No creationist has ever articulated a sensible criterion  for the falsification of creationism. For Wallace’s education on how humans developed their unique physical and mental features, I recommend the following: Gordon R.  Taylor, The Natural History of the Mind, William Howells, Getting Here: The Story of Human Evolution, and Steve Olson, mapping human history.

Contrary to her  simplistic categorisation of people into theists and atheists, there are polytheists, agnostics, and theological evolutionists also. To cite one renowned example of the last group, the late Jesuit palaeontologist-priest, Teilhard de Chardin, was a firm believer in evolutionary theory.  She is definitely wrong in suggesting that atheism entails irrationality.

Atheism encourages rationality by insisting that our beliefs must conform to the fundamental principles of logic and evidence, and that we should rely on our efforts, not on the erratic grace of a jealous, vindictive, bloodthirsty and parochial deity, to solve our existential problems. Belief in God, and religion in general, is based on faith; and faith, as it manifests in religion, is the very anti-thesis of rationality.

Religious faith, like what we see these days in the new-fangled Pentecostal churches,  glorifies irrationality, swims in irrationality and deifies irrationality. Moreover, it is the ultimate height of irrationality to accept as true all the phantasmagoria recorded in The Holy Bible and other “holy books.” Countries and historical epochs in which religious consciousness is (was) dominant also manifest(ed) the grossest levels of irrationality (Europe during the Middle Ages, for example).

The teleological argument implicit in Ms. Wallace’s essay, much beloved by the Jehovah’s Witnesses, has been fully demolished by David Hume and Immanuel Kant, so I will not argue the matter in details here. Suffice it to say that the apparent design observed in the universe logically does not imply the existence of an omnipotent undesigned designer.

The best one can infer is a consortium of designers whose works were constrained by the materials available to them. The theory of evolution offers a superior explanation of biological complexity  by spelling out in verifiable details how the mechanism of natural selection functions to eliminate organisms that could not adapt to the changing environment. What creationists see as products of design, therefore, are really the end results of evolutionary processes that have been occurring on earth relentlessly for about 3.5 billion years.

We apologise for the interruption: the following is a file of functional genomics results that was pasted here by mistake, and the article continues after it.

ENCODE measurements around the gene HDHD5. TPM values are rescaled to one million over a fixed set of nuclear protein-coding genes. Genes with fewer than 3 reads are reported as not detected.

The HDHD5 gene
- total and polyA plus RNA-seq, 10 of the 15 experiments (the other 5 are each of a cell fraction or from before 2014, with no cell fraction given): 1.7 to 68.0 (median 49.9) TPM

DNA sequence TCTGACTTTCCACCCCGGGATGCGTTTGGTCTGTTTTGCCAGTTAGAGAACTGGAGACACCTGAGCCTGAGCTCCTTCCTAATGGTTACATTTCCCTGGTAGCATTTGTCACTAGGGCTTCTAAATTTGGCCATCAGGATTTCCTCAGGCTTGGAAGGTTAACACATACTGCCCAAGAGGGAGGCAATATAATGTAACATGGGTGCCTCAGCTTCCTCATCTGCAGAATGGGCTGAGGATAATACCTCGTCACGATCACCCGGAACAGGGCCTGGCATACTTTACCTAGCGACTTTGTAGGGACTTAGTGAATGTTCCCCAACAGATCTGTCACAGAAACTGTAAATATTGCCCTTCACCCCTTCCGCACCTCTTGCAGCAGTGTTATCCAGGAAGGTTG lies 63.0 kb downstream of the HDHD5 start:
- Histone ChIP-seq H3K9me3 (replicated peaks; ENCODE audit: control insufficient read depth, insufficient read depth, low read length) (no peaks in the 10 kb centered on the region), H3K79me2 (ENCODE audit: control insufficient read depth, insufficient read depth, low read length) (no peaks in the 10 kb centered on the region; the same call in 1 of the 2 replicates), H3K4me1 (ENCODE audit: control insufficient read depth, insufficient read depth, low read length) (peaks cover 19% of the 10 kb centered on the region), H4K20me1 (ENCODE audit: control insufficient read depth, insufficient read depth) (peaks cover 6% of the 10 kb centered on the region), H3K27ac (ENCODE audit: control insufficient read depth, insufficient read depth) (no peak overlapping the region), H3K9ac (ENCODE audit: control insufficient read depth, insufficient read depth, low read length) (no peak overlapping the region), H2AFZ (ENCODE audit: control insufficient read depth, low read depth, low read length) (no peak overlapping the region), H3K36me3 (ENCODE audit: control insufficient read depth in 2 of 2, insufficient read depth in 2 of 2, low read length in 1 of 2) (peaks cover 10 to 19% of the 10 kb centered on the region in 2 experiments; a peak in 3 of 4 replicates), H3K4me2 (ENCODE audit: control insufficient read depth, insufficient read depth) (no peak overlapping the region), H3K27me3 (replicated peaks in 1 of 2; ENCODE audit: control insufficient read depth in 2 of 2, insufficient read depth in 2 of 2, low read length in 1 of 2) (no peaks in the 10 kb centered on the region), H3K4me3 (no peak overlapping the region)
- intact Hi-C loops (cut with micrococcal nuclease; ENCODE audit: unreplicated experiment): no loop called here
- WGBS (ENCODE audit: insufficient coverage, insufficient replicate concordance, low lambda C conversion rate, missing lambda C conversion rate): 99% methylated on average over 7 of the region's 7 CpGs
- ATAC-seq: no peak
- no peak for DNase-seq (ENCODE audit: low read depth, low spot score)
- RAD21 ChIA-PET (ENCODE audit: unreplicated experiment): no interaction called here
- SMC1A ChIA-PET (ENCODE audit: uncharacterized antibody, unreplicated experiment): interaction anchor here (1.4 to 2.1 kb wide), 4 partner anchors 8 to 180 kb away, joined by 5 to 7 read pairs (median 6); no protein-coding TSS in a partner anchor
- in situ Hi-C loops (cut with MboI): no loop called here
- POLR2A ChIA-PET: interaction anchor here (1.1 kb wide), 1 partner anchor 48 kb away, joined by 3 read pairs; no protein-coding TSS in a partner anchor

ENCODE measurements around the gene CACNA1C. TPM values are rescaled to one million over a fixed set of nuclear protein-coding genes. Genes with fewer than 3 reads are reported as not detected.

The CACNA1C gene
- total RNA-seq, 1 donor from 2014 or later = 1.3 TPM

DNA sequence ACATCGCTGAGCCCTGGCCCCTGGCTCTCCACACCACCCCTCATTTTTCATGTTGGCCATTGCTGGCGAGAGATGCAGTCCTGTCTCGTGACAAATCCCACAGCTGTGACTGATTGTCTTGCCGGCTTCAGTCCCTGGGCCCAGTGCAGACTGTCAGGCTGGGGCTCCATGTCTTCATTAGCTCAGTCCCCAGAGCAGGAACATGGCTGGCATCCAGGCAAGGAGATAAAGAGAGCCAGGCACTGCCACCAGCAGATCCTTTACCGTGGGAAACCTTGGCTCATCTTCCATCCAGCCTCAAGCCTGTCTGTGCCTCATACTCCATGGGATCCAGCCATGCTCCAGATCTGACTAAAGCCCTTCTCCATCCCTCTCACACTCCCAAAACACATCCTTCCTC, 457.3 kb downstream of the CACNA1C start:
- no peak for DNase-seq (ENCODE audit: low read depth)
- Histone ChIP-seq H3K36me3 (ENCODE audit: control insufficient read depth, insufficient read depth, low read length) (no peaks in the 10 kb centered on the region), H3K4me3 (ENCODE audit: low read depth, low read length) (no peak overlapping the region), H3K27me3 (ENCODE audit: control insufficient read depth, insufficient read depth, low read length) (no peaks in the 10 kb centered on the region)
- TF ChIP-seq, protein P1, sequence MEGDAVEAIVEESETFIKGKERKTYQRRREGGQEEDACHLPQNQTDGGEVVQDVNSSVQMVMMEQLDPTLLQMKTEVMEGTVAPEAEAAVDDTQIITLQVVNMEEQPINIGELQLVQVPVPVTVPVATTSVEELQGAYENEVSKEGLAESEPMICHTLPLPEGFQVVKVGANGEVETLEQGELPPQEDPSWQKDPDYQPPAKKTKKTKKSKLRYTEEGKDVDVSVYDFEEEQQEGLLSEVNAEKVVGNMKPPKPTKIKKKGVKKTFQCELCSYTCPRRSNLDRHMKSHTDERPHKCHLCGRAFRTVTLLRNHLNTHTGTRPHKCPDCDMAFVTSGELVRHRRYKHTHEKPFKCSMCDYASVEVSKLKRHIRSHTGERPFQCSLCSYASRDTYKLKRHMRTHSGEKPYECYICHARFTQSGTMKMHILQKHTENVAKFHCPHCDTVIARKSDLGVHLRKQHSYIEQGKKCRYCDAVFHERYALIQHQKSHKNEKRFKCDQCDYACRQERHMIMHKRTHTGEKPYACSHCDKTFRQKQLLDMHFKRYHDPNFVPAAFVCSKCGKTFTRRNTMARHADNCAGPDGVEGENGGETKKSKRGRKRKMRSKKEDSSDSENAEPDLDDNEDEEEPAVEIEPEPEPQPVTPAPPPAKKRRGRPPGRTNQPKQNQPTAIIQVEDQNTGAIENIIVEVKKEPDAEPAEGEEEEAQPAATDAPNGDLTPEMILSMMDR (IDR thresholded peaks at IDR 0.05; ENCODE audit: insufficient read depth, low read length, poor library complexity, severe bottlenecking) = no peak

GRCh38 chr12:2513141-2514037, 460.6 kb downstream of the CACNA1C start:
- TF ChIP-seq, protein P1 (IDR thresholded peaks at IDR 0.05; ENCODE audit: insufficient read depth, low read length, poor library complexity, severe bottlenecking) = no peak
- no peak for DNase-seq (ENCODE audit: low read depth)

To be continued.

As  a matter of fact, the noted Oxford zoologist, Richard Dawkins, in his book, The God Delusion, debunked the logic behind the creationist argument, which in effect demonstrates that any reference to Hoyle’s Boeing 474 argument is premised on ignorance of the mechanism of natural selection as a cumulative process. Creationists always make the mistake of supposing that the alternative to design is pure chance. That is false, because natural selection is the real alternative.  Of course, it is highly improbable that the complexity we observe in organisms is the product of chance. But the design argument is  logically flawed too, because it raises the question which creationists are afraid to ask: who designed the designer? Creationists dogmatically believe in the existence of an undesigned designer who just started decreeing things into being. But invariably, they fail to recognise that the truth of their belief is as improbable as, or more improbable than,  the notion that complex organisms arose from chance. TO BE CONTINUED.

File-anele
April 22, 2010